Local ferries back in business
WINDSOR – Those looking for a scenic shortcut between NC 308 (Cooper Hill Road) and US 13/17 can once again take a boat ride across the Cashie River while sitting inside their vehicle.
The North Carolina Department of Transportation announced this week that the Sans Souci Ferry in Bertie County would return to service on Saturday, Aug. 22. In a follow-up, NCDOT officials said that Parker’s Ferry, which shuttles vehicles across the Meherrin River in Hertford County, would hopefully resume operations late next month.
Both ferries suspended service in June due to COVID-19 related budget issues, according to the NCDOT.
N.C. Department of Transportation employees will be temporarily staffing the San Souci Ferry until a contract to operate it can be awarded to a private contractor within the next few weeks.
“We are extremely pleased to be returning the Sans Souci ferry to service,” said NCDOT Division One Engineer Sterling Baker. “We know it’s very important to the people of Bertie County, both as a form of transportation and a part of local history.”
Meanwhile, an effort is underway to return the Parker’s Ferry vessel back to its homeport on the Meherrin River.
“Once back, we will have to reassemble certain portions to resume service there,” stated Tim Hass, Communications Officer for NCDOT Division One. “We hope to have Parker’s Ferry in service by the end of September.”
The operational contracts paid by NCDOT for both ferries were canceled effective June 13. However, Parker’s Ferry has been out of service since November of 2018 at which time it was towed to the NCDOT Ferry Division Shipyard at Manns Harbor for a scheduled $125,000 overhaul.
In a story published by this newspaper earlier this year, Hass said major delays caused by NCDOT having to reprioritize its list of projects have prevented the Parker’s Ferry vessel returning to Hertford County. That was followed by the announcement that the contracts for the operation of both ferries would be canceled in June.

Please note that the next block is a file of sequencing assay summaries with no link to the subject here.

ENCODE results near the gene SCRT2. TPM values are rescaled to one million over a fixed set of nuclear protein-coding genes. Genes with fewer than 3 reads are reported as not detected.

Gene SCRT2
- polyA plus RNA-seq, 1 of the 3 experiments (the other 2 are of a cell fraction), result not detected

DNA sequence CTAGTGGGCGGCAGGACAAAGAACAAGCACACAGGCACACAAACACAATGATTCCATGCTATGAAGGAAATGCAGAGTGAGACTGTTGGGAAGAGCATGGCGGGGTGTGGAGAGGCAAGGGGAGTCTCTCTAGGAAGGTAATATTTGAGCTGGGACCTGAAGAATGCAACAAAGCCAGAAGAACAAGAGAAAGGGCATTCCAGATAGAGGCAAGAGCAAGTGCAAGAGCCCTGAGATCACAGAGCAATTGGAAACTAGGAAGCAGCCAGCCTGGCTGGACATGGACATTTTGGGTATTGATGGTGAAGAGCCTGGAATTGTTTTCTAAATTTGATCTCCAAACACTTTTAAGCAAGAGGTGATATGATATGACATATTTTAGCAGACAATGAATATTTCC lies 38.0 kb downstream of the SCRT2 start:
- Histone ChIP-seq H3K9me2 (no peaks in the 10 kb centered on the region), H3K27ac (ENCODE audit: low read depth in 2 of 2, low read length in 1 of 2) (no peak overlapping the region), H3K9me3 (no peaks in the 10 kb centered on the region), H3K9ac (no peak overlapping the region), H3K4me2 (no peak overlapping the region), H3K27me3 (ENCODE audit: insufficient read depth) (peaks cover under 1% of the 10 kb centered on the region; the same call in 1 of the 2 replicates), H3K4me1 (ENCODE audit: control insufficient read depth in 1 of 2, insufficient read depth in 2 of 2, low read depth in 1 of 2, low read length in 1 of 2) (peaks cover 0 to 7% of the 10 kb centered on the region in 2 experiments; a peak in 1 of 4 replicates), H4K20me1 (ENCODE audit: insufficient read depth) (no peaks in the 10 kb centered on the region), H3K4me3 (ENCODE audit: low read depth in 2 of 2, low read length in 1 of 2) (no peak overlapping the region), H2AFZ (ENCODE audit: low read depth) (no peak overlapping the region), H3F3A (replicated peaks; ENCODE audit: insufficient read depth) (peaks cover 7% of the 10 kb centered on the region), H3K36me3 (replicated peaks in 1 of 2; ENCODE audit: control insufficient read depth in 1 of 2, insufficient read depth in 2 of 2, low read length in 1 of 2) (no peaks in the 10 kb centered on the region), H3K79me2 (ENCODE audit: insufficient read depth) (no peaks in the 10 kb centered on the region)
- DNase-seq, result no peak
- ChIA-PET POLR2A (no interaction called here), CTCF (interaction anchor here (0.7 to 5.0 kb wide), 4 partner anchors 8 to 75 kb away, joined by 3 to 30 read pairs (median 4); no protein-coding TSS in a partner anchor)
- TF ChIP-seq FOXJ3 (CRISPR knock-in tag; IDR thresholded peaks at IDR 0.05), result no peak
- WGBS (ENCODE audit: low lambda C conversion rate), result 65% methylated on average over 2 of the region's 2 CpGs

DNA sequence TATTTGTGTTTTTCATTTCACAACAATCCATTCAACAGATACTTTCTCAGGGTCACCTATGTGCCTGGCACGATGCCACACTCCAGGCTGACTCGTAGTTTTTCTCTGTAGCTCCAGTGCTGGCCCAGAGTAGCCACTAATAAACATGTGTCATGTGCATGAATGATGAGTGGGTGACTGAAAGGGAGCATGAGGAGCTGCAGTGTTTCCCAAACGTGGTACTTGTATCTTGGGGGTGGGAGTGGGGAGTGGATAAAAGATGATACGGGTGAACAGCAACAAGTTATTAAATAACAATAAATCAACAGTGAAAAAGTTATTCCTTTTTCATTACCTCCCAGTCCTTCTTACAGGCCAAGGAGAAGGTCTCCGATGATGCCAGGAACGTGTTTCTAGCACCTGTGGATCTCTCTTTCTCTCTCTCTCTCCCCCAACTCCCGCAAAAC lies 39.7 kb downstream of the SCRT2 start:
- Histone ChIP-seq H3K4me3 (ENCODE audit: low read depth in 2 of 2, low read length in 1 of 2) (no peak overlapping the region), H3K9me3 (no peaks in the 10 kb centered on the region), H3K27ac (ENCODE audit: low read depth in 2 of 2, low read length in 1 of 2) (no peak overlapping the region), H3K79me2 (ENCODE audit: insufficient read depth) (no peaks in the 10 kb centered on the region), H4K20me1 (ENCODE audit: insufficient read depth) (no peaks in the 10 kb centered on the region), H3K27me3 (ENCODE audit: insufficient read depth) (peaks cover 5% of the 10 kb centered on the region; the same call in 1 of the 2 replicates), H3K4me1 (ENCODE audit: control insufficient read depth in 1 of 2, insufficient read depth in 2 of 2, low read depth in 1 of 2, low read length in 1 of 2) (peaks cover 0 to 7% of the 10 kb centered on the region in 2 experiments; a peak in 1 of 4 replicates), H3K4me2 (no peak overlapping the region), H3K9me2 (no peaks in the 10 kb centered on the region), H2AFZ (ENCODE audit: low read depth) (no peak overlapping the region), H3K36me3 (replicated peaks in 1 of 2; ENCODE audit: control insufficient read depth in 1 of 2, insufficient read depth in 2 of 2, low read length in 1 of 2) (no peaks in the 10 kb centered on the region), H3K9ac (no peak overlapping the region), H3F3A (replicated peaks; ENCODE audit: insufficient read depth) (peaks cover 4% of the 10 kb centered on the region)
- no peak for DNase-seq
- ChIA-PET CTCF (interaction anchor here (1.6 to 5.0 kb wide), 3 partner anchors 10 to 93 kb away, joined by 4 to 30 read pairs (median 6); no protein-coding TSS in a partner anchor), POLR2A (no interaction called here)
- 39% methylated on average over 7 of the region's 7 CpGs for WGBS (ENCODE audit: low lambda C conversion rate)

“Along with Sans Souci, we are advertising for a contractor at Parker’s as well,” Hass added in an email sent this week. “At the current time, it is the intent for both to remain operational. However, as with all NCDOT operations, everything is contingent upon funding.”
The previous contracts for the operation of both ferries were with Hunt’s Enterprises of Ahoskie. Those contracts were worth $64,374.96 annually for each ferry.
NCDOT additionally pays, on average, approximately $20,000 per vessel to cover the annual costs of maintenance, fuel, etc., according to Hass.
The San Souci Ferry had its scheduled overhaul two years ago.
Upon notification by NCDOT in April of its intention to cancel the contracts, commissioners in both counties lobbied for the ferries to continue to operate.
The Hertford County Board of Commissioners, at its April 20 meeting, approved a resolution that formally requested NCDOT find the funds necessary to maintain the ferry’s operations.
In that resolution, the commissioners said the continued operation of Parker’s Ferry is beneficial locally and in the region, and that the loss of operational funds will have an adverse effect on the local economy beyond the impact left in the wake of the COVID-19 pandemic.
As to the latter issue, the commissioners pointed to the loss of local jobs and income, specifically for Hunt’s Enterprises.
At their May 4 meeting, the Bertie County Board of Commissioners discussed possible ways to keep San Souci Ferry open, to include grants. They too approved a resolution that encouraged the state to find the funding needed to maintain the operation of Sans Souci Ferry.
Rep. Howard Hunter III of Ahoskie worked from the outset of the April’s announcement to get both ferries back up and running.
“I first attempted it through special legislation, but what finally worked was me sending a letter to the Speaker of the House (Tim Moore) and he supported it,” Hunter said on Friday. “He sent it up the chain to NCDOT and the Board of Transportation approved the funding.
“I’m just happy to see both ferries back in operation. They hold so much history and have a special place in the hearts of our citizens,” Hunter added.
Additionally there were several Letters to the Editor published the R-C News-Herald from local citizens who encouraged local and state leaders to find the funds necessary to keep these treasured landmarks in service.
Unlike the larger boats of the state’s coastal ferry system, cable ferries carry a maximum of two vehicles and are guided across a river by cables connected to both shores.
Neither ferry charges a fee.
For real-time travel information, visit DriveNC.gov or follow NCDOT on social media.